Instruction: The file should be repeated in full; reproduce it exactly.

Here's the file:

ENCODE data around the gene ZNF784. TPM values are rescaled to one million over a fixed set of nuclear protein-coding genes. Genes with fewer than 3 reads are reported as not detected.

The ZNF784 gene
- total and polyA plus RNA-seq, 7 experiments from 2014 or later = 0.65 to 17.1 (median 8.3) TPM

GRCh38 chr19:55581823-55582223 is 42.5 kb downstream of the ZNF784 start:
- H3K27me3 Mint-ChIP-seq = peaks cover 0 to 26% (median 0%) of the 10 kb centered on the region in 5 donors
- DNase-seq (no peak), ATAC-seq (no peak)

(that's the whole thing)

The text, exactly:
ENCODE data around the gene ZNF784. TPM values are rescaled to one million over a fixed set of nuclear protein-coding genes. Genes with fewer than 3 reads are reported as not detected.

The ZNF784 gene
- total and polyA plus RNA-seq, 7 experiments from 2014 or later = 0.65 to 17.1 (median 8.3) TPM

GRCh38 chr19:55581823-55582223 is 42.5 kb downstream of the ZNF784 start:
- H3K27me3 Mint-ChIP-seq = peaks cover 0 to 26% (median 0%) of the 10 kb centered on the region in 5 donors
- DNase-seq (no peak), ATAC-seq (no peak)